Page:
Hematological malignancies are a class of cancer that affect the blood, lymph nodes and bone marrow, and include numerous forms of leukemia, lymphoma and myeloma. Hematological malignancies constituted 9% of all newly diagnosed malignancies in the US in 2011, with data indicating that lymphomas are more prevalent than leukemia or myeloma. Excluding acute lymphocytic leukemia and Hodgkin’s lymphoma, these types of malignancy are generally associated with increasing age. Therefore, considering the aging population globally, this class of malignancy is likely to become more prevalent.
The report assesses first-in-class innovation in the hematological cancer pipeline, highlighting key trends in first-in-class product distribution. Analysis reveals that the hematological cancer pipeline is among the most innovative in the industry, with 463 first-in-class products, representing 45.3% of the pipeline with a disclosed molecular target.
The first-in-class targets in the pipeline are numerous and varied in nature. Cancer immunotherapies are the most common, with a total of 128 across all stages of development, followed by the signal transduction group of targets. The most commercially successful targeted drugs in the market fall into these two categories, including Rituxan (a cancer immunotherapy) and Gleevec (a signal transducer). The other target families have much fewer first-in-class products, reflecting the strong interest in cancer immunotherapies and targets implicated in signal transduction.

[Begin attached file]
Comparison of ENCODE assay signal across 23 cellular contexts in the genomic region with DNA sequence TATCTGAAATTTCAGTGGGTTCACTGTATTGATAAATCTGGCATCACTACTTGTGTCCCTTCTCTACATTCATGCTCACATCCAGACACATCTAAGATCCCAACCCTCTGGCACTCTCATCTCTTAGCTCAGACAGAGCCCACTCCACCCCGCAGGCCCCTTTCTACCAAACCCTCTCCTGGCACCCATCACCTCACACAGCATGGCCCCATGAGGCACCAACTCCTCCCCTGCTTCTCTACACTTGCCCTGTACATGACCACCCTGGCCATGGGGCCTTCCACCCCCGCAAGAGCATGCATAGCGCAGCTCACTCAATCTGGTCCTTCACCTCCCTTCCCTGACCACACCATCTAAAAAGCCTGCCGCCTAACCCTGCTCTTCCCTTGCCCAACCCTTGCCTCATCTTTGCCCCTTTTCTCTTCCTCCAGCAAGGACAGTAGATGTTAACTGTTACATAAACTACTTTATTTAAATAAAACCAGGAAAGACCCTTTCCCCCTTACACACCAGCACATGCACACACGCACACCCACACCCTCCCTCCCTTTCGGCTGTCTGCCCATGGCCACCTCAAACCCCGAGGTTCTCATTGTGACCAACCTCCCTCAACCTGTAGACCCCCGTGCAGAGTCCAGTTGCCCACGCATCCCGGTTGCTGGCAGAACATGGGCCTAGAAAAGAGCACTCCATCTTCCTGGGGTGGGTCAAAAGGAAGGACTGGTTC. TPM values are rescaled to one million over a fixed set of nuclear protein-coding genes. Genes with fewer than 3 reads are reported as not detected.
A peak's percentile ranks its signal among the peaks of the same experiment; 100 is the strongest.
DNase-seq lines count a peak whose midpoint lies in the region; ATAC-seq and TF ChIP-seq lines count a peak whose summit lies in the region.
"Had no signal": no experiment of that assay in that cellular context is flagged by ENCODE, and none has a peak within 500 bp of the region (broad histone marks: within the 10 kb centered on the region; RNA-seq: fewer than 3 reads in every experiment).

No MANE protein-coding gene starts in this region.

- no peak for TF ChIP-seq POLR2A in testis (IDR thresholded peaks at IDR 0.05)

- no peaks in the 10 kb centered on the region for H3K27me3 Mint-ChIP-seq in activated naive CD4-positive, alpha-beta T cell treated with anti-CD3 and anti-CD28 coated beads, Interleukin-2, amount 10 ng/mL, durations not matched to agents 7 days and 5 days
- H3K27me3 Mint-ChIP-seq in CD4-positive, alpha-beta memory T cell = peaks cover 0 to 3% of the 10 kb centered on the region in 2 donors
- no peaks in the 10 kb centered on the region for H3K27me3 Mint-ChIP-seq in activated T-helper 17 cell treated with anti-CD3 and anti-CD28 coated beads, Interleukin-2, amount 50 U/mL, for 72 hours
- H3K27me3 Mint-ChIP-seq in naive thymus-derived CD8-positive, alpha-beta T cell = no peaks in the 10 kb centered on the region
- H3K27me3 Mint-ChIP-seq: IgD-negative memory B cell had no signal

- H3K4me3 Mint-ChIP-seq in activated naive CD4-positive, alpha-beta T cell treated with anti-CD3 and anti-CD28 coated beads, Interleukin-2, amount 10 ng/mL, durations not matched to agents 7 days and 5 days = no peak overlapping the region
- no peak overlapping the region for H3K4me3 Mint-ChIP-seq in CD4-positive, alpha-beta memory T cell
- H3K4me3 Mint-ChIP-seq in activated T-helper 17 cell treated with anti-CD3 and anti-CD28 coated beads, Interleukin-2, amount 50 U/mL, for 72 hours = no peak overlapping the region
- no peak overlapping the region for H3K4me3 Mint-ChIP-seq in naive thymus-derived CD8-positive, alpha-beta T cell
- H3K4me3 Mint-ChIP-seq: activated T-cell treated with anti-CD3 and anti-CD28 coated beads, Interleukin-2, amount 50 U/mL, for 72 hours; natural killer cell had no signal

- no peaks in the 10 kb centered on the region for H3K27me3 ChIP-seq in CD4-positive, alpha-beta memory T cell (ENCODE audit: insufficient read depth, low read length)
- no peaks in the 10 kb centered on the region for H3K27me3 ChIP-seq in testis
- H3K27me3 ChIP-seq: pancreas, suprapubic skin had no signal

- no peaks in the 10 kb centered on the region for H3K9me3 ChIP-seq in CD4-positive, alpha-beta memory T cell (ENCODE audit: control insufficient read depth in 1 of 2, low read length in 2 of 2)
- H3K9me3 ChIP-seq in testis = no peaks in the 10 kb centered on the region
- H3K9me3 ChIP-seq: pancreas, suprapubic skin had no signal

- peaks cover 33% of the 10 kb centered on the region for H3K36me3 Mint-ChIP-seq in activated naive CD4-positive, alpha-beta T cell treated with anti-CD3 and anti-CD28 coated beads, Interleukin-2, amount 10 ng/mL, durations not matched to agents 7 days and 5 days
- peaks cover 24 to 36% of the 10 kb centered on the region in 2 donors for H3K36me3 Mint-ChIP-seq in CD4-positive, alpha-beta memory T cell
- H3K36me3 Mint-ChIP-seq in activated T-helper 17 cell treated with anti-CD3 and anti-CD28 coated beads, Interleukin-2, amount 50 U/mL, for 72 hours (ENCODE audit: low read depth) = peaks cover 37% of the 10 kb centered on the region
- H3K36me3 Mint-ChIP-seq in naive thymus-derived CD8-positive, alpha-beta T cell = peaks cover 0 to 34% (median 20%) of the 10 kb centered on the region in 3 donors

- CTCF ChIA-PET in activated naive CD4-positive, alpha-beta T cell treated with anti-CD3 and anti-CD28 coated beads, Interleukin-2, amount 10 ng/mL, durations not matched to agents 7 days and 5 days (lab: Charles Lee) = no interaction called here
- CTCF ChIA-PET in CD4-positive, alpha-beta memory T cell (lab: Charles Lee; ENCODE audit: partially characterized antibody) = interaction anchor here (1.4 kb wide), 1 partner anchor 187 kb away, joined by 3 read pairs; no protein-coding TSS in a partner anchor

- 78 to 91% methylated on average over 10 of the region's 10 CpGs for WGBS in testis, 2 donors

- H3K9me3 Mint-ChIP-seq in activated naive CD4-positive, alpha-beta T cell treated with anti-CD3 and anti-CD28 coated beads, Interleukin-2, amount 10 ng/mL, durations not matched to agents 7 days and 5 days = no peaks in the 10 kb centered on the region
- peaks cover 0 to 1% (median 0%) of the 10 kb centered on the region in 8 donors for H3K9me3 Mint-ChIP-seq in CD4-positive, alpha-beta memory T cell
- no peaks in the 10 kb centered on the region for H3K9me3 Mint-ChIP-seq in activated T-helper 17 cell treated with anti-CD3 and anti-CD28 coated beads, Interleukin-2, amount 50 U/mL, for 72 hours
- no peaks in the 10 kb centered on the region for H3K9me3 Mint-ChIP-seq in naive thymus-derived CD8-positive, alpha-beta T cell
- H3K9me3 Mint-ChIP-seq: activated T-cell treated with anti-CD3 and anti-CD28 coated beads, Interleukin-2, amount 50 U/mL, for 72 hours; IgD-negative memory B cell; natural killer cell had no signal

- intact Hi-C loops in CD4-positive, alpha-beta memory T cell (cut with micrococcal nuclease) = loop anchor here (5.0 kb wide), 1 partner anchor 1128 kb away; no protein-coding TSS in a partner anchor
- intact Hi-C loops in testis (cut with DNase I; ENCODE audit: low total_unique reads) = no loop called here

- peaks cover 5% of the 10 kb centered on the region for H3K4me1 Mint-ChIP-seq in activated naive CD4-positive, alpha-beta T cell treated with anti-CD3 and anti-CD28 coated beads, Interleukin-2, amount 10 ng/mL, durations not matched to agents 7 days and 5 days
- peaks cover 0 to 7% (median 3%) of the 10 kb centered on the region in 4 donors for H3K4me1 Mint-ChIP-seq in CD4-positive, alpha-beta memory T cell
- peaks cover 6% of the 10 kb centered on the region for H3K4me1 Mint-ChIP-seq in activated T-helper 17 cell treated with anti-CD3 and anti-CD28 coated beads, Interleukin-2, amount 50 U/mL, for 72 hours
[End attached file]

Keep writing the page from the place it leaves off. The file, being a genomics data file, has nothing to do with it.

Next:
Over the past 15 years, the treatment of hematological malignancies has changed significantly, with the development of targeted therapies. These developments have been based on the growing understanding of the signaling pathways involved in disease pathogenesis. A notable example is the approval of Rituxan in 1997, which is used to treat multiple types of hematological malignancies, including Non-Hodgkin’s lymphoma. Analysis indicates that the current pipeline is following this trend of focusing on innovative, targeted therapies.
The hematological cancers market is characterized by commercially successful therapies.
The pipeline contains a range of molecule types and molecular targets, with a strong emphasis on targeted therapies, as opposed to chemotherapeutic agents.
First-in-class products differ substantially in their clinical potential, based on their alignment to disease-causing pathways.
There have been 284 licensing deals and 238 co-development deals pertaining to hematological cancer products since 2006.
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